You know, I got to thinking about—Tan Tin Wee beat me to this analogy but I’m going to use it anyway. If the ARPANET created atoms, then the Internet created molecules. And Tim Berners‐Lee created DNA. And after that, it was just life in all its variations.
So now I finally figured out, what is it that motivated all of us to want to be part of all this? The Internet is like sex. You know, you can’t get enough of it. And that’s all there is to it. That’s why there’s all this volunteerism—I mean, forget about billionaires. Everybody likes sex, and everybody likes the Internet. And we have a long ways to go. So, the Internet evangelist is going to encourage more Internet sex. I can see how I’m going to get into a lot of trouble here in a minute.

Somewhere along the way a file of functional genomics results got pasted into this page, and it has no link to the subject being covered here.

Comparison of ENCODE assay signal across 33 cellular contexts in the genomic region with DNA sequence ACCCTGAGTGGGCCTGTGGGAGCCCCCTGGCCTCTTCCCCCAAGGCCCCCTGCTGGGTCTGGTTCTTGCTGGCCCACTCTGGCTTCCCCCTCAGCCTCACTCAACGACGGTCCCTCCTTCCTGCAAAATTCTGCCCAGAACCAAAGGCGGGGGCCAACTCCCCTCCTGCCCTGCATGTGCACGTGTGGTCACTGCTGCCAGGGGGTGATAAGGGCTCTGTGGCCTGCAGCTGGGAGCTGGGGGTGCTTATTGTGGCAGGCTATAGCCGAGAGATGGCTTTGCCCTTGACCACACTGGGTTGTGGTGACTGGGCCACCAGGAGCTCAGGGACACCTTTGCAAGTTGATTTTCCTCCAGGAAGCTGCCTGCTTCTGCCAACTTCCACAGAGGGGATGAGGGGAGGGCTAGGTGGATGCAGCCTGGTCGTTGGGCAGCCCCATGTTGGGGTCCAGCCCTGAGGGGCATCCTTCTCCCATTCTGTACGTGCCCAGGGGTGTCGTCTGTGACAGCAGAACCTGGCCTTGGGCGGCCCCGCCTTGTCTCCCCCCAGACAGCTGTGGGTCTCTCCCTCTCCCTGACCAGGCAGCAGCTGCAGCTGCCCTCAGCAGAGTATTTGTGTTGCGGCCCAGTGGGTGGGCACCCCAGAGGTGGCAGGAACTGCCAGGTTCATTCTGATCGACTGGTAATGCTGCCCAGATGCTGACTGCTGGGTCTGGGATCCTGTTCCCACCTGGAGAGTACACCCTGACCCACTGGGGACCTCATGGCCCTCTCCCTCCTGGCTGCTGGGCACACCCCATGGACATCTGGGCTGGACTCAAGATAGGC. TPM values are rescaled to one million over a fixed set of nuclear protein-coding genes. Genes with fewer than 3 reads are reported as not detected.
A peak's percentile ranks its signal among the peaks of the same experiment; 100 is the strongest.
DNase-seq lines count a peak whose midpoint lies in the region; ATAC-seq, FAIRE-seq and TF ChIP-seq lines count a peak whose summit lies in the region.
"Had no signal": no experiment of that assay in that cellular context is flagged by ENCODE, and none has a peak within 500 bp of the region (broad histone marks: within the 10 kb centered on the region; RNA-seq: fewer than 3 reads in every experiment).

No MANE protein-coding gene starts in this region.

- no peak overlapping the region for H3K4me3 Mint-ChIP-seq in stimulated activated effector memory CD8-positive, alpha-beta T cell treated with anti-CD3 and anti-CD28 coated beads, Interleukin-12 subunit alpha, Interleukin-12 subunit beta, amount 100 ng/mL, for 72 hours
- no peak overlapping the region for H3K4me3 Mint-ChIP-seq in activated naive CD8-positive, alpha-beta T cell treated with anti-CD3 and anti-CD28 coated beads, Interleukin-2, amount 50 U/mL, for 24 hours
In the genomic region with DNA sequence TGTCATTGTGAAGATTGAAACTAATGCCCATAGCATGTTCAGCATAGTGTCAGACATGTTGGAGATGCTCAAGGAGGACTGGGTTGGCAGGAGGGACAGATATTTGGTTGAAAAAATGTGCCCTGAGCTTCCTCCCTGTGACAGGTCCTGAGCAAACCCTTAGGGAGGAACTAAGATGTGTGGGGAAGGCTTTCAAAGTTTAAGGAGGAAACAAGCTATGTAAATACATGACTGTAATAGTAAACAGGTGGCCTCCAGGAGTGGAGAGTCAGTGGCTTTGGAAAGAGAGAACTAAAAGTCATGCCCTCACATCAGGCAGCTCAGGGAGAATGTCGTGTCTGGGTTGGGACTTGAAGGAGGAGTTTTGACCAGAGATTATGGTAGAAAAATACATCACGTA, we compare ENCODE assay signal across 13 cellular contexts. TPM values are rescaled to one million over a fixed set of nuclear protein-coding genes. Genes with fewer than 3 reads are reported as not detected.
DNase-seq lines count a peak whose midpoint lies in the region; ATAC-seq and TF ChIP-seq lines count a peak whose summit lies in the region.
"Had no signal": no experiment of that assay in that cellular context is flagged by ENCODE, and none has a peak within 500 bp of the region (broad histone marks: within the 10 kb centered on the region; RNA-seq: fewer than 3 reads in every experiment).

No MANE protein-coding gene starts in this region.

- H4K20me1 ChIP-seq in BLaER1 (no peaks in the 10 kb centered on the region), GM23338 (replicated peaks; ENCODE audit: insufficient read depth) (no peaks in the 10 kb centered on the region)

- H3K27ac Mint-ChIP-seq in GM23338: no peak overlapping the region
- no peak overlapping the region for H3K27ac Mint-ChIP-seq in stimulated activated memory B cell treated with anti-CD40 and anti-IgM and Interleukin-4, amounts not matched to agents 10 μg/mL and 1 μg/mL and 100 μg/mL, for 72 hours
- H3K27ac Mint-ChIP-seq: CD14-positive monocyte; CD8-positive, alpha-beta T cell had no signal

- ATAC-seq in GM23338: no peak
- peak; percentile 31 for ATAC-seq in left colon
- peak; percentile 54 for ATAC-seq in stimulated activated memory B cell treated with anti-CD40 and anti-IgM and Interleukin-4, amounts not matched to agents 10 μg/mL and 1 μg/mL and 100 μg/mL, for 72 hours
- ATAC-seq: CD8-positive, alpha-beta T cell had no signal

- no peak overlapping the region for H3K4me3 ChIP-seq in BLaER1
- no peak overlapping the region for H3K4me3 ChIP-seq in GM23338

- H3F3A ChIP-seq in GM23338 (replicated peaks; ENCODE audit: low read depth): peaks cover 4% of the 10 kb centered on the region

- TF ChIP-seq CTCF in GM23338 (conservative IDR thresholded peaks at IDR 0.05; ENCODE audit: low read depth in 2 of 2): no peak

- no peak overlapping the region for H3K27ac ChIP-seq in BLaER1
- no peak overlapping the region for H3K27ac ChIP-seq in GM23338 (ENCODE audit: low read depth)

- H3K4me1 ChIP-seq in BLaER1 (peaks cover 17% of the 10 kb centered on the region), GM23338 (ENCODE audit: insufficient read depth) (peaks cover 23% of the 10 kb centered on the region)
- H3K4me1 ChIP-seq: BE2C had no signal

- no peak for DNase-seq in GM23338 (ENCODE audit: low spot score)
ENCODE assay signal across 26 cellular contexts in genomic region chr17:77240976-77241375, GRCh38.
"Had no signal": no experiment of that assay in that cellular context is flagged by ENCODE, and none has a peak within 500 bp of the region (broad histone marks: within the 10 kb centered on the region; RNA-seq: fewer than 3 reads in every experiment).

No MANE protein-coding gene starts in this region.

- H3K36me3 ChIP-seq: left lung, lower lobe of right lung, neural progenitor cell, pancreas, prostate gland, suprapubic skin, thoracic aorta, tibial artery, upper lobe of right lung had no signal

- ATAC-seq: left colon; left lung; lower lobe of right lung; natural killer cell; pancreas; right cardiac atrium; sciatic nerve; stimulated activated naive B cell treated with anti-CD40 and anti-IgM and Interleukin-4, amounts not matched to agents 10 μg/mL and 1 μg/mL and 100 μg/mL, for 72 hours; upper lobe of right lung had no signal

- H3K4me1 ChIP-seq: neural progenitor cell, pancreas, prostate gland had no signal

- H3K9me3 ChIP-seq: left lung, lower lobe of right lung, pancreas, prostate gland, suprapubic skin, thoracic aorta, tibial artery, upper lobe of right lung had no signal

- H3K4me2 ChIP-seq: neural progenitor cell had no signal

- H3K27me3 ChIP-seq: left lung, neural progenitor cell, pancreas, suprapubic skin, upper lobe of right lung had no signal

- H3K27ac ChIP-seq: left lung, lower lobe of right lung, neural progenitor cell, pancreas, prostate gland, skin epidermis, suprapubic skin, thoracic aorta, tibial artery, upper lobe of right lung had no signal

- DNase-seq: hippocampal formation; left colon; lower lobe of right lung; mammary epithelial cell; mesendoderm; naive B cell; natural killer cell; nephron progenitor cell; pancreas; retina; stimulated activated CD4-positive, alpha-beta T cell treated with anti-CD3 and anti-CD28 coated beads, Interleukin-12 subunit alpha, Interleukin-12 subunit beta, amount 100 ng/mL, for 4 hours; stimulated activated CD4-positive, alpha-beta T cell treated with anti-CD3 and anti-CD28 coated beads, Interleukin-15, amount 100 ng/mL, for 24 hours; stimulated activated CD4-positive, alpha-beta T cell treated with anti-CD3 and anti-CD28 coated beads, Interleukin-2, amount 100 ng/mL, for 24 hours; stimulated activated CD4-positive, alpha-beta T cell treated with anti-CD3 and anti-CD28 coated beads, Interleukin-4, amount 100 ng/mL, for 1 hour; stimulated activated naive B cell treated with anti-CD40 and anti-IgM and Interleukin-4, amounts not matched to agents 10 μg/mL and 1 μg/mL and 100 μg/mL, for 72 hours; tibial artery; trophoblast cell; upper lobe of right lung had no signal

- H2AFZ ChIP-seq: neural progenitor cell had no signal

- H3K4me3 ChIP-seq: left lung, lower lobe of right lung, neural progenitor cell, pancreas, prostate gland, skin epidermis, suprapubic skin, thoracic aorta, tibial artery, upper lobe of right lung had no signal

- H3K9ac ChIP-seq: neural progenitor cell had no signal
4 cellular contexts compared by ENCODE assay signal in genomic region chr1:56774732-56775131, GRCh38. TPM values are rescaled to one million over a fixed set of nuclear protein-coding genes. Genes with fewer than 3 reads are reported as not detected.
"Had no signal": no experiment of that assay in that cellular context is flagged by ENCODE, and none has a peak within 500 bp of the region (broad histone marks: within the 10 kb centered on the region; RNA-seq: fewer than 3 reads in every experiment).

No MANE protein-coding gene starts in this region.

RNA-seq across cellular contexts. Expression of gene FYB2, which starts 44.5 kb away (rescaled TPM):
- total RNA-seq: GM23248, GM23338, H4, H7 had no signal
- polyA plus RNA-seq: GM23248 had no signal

Anyway, it’s a real honor, and a special pleasure, to be here to join all of you and think of all the literally millions of people who have made the Internet happen. This is all about enabling people to contribute. And I think every single person that’s recognized here today, especially those in this pioneer’s circle, have gone out of their way to make it possible for everyone to contribute something. And I think it’s the openness of the Internet architecture that Bob Kahn gets so much credit for having thought through initially that has allowed of us to contribute, and has allowed the Internet to continue to evolve. So I look forward to the next twenty years of that evolution. Because it’s going to be really interesting. Thank you.